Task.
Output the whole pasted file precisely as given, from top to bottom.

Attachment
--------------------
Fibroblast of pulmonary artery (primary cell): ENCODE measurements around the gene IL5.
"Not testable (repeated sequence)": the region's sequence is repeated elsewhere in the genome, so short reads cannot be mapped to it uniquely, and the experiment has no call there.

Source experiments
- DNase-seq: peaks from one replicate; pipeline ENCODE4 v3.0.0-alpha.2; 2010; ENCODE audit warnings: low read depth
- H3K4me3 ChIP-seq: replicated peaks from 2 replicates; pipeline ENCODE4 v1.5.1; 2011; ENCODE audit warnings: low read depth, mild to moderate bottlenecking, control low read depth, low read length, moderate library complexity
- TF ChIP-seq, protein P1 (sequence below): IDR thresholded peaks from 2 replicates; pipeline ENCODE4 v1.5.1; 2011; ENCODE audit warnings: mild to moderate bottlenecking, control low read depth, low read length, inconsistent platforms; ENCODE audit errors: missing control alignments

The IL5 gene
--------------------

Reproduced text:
Fibroblast of pulmonary artery (primary cell): ENCODE measurements around the gene IL5.
"Not testable (repeated sequence)": the region's sequence is repeated elsewhere in the genome, so short reads cannot be mapped to it uniquely, and the experiment has no call there.

Source experiments
- DNase-seq: peaks from one replicate; pipeline ENCODE4 v3.0.0-alpha.2; 2010; ENCODE audit warnings: low read depth
- H3K4me3 ChIP-seq: replicated peaks from 2 replicates; pipeline ENCODE4 v1.5.1; 2011; ENCODE audit warnings: low read depth, mild to moderate bottlenecking, control low read depth, low read length, moderate library complexity
- TF ChIP-seq, protein P1 (sequence below): IDR thresholded peaks from 2 replicates; pipeline ENCODE4 v1.5.1; 2011; ENCODE audit warnings: mild to moderate bottlenecking, control low read depth, low read length, inconsistent platforms; ENCODE audit errors: missing control alignments

The IL5 gene